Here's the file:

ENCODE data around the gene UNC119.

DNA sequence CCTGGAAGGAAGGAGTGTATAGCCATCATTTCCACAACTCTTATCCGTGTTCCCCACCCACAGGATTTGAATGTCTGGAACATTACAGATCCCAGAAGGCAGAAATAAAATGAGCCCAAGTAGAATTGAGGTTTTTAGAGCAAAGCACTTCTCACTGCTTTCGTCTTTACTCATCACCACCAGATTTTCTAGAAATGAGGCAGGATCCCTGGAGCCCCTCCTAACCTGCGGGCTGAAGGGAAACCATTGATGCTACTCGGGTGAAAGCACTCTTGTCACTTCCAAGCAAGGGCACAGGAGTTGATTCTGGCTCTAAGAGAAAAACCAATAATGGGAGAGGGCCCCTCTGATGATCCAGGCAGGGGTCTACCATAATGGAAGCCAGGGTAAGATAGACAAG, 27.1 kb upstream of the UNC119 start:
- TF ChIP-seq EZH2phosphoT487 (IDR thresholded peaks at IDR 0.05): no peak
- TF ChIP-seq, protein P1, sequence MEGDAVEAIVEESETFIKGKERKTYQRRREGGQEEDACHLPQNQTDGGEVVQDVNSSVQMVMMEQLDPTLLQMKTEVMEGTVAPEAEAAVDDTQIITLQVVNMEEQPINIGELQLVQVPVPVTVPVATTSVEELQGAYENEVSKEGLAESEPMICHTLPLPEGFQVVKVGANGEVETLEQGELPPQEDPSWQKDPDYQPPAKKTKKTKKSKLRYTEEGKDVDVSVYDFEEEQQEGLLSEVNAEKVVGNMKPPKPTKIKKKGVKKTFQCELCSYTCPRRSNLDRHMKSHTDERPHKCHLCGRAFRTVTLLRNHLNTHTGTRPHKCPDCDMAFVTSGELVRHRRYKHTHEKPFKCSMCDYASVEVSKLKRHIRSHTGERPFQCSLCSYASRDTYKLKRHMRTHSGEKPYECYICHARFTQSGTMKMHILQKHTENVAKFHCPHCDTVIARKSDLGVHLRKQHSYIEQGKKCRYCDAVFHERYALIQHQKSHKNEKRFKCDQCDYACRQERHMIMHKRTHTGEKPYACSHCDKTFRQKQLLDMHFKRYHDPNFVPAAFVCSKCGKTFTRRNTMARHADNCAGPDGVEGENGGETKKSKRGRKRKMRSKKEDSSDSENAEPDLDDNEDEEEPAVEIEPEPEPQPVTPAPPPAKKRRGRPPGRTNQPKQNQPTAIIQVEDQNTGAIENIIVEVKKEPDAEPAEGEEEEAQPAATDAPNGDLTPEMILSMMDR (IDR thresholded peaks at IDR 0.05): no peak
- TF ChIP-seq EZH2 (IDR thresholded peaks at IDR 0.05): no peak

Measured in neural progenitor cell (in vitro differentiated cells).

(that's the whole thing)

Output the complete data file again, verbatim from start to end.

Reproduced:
ENCODE data around the gene UNC119.

DNA sequence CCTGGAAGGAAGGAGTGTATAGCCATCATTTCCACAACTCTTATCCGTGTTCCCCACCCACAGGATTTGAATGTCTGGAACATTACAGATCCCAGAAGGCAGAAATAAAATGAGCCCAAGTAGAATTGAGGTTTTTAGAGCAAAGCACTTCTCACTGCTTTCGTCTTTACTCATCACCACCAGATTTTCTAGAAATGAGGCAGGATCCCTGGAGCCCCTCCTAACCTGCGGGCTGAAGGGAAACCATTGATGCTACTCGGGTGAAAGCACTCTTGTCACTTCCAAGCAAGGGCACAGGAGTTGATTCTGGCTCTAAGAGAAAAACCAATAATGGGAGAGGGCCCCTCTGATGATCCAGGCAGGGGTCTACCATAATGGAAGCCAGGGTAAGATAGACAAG, 27.1 kb upstream of the UNC119 start:
- TF ChIP-seq EZH2phosphoT487 (IDR thresholded peaks at IDR 0.05): no peak
- TF ChIP-seq, protein P1, sequence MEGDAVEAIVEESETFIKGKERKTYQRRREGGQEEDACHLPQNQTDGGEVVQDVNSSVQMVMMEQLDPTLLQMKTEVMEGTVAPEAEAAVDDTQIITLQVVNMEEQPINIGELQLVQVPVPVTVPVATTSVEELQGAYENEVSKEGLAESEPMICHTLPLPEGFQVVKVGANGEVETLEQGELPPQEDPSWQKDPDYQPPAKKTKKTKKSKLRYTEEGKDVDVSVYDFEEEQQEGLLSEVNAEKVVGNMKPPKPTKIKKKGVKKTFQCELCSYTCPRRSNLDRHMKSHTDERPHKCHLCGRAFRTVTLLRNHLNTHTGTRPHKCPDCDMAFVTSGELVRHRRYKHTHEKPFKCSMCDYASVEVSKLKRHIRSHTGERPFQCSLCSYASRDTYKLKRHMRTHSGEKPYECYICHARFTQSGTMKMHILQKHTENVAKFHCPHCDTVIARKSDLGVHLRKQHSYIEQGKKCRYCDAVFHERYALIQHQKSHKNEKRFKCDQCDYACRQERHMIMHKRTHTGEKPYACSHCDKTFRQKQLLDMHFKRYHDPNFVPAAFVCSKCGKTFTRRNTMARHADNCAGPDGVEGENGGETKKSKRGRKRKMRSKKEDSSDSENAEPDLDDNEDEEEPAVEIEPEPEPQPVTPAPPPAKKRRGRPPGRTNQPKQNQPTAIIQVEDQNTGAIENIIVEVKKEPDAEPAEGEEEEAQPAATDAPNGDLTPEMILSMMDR (IDR thresholded peaks at IDR 0.05): no peak
- TF ChIP-seq EZH2 (IDR thresholded peaks at IDR 0.05): no peak

Measured in neural progenitor cell (in vitro differentiated cells).